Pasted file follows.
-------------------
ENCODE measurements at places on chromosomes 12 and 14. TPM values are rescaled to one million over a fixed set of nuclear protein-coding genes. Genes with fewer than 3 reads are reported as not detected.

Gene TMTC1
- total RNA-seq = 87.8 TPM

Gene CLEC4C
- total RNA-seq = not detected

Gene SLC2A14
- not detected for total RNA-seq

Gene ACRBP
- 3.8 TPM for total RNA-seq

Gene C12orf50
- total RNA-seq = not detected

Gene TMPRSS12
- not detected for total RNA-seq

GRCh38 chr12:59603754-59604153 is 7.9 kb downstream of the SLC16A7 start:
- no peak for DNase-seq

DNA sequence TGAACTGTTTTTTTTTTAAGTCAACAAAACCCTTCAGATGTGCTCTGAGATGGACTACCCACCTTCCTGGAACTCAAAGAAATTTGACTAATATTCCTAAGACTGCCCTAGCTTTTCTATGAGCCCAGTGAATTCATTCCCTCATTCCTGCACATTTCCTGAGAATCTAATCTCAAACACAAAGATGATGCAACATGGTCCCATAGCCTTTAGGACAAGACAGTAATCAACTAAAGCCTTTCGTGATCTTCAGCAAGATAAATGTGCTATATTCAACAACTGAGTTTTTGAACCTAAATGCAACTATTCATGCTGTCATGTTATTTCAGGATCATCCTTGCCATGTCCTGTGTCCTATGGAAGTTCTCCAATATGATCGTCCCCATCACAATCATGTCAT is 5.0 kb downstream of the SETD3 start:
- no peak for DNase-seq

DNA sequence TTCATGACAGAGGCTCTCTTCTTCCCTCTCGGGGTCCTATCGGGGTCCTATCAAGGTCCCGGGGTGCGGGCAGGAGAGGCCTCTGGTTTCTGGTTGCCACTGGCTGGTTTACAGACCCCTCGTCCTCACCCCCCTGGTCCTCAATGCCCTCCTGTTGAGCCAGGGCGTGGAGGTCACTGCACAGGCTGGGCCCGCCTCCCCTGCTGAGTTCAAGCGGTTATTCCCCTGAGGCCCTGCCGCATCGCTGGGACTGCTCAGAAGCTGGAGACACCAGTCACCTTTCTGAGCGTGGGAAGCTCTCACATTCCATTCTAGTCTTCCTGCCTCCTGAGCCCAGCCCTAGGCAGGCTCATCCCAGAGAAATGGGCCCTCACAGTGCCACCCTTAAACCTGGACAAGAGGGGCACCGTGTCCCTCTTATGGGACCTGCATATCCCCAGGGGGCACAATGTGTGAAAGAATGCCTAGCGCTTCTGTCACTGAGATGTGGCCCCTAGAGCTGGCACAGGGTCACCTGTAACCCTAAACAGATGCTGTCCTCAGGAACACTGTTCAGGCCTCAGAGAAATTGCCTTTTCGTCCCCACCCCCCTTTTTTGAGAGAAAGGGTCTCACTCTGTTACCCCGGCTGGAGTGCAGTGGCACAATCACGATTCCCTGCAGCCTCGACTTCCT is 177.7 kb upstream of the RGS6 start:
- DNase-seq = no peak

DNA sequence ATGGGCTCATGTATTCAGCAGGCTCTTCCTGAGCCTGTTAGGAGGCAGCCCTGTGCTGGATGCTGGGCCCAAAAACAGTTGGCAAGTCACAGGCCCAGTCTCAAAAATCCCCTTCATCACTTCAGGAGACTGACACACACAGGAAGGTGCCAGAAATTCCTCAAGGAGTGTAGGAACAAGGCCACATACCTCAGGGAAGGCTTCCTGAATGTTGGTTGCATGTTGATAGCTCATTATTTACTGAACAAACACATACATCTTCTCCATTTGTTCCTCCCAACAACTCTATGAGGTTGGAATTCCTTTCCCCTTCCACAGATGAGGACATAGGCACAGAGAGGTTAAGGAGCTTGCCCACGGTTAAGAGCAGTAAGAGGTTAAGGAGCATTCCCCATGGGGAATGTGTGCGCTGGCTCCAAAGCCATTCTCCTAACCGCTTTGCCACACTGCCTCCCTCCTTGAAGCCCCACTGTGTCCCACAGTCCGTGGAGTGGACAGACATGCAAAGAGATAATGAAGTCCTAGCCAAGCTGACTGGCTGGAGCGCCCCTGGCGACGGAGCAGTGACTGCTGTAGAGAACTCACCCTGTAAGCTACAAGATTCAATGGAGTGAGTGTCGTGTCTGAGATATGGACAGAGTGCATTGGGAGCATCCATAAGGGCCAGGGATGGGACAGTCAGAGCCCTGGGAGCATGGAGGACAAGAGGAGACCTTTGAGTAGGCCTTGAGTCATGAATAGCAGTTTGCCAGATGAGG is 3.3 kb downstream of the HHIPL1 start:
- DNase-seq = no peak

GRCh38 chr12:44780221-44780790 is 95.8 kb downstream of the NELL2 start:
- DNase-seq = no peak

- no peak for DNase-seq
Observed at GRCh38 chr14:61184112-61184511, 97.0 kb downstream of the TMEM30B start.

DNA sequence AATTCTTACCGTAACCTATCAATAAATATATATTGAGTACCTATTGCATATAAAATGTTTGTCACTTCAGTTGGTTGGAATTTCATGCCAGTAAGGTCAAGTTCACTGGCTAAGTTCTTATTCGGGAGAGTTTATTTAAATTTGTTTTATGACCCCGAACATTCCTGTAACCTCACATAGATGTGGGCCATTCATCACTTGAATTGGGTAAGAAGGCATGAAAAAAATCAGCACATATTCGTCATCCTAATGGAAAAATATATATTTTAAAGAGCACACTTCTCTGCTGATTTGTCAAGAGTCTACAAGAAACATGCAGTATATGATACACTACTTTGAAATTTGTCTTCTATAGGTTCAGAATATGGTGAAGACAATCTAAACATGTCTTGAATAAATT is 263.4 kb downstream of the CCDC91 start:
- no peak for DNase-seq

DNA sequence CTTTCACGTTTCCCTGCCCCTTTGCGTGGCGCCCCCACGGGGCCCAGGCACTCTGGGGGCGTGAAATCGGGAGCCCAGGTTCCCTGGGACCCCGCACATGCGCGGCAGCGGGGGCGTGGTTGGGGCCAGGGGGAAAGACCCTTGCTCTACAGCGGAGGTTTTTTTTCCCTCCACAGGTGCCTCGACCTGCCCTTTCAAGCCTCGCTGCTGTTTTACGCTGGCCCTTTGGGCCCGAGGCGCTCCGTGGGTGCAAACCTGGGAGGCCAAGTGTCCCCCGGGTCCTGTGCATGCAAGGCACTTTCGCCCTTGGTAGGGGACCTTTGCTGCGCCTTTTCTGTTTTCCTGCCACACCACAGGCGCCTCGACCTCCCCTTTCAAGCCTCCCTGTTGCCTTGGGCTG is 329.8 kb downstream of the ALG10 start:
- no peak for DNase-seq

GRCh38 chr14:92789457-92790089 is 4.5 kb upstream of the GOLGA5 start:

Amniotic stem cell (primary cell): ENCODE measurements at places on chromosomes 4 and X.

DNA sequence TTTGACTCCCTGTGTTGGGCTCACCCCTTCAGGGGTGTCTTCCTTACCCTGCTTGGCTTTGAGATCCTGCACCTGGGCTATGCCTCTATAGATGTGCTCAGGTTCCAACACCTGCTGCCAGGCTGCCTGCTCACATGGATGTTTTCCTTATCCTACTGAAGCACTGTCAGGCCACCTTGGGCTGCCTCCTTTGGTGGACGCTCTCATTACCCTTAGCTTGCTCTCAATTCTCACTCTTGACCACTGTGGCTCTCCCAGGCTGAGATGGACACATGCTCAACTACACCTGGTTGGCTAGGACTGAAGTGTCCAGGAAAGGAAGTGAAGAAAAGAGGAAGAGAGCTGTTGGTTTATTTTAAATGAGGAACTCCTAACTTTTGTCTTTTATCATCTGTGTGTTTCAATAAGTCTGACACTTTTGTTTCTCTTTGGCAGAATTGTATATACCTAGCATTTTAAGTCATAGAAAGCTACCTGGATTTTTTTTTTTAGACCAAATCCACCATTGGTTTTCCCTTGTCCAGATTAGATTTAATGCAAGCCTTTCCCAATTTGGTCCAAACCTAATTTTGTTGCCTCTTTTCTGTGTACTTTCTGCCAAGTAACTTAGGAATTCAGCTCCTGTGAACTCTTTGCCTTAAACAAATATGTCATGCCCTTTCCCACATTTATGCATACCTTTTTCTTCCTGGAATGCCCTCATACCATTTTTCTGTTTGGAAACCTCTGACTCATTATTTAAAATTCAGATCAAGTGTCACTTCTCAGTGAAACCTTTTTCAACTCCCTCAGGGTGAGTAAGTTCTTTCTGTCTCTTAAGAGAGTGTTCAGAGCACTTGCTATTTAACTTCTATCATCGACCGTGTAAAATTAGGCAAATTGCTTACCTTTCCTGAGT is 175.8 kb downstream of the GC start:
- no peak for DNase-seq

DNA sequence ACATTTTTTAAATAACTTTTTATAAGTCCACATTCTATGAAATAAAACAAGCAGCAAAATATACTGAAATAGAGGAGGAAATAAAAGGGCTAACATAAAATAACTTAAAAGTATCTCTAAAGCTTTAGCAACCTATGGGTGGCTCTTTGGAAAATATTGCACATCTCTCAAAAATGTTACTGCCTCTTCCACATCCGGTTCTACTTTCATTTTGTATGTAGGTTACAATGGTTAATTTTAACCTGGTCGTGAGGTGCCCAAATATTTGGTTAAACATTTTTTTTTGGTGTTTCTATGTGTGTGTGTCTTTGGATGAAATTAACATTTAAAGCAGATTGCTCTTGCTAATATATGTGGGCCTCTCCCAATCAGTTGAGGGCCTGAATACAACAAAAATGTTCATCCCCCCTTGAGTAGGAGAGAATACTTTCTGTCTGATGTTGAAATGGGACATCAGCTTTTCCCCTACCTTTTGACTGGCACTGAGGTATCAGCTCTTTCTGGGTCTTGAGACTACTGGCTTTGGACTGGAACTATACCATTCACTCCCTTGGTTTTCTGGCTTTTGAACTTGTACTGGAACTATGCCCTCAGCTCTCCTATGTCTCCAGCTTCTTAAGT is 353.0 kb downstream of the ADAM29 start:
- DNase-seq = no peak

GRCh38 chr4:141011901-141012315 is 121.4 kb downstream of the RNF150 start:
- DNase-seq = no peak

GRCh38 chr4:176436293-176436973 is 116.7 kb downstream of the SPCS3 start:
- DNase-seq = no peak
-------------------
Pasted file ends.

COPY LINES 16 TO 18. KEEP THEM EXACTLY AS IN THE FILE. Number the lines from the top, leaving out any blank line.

DNA sequence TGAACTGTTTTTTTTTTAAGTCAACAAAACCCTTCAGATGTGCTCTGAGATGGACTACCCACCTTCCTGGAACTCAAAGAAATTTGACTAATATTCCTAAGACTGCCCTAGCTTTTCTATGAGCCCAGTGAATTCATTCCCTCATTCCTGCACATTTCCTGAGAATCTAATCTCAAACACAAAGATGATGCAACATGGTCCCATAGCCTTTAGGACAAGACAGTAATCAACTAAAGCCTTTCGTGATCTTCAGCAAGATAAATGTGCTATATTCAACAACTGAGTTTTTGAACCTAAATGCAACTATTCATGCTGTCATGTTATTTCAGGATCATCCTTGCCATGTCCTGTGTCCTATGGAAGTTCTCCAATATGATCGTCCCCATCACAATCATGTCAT is 5.0 kb downstream of the SETD3 start:
- no peak for DNase-seq

DNA sequence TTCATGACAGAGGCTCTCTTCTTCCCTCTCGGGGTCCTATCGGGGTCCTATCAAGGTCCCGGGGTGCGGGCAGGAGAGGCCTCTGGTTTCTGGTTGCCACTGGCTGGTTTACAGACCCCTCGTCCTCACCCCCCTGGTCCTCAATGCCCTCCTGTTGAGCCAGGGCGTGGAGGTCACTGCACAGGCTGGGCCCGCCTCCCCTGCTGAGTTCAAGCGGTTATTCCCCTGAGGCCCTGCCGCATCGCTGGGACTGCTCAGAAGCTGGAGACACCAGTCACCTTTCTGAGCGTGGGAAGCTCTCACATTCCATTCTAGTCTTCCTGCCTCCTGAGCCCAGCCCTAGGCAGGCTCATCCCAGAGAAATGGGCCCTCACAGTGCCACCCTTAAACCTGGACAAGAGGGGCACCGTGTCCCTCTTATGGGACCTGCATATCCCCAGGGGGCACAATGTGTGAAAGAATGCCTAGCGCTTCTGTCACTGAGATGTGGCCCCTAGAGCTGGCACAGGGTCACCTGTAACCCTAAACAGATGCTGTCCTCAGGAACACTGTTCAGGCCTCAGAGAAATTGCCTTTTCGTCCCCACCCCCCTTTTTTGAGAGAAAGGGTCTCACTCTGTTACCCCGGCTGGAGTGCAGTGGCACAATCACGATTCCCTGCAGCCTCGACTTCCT is 177.7 kb upstream of the RGS6 start: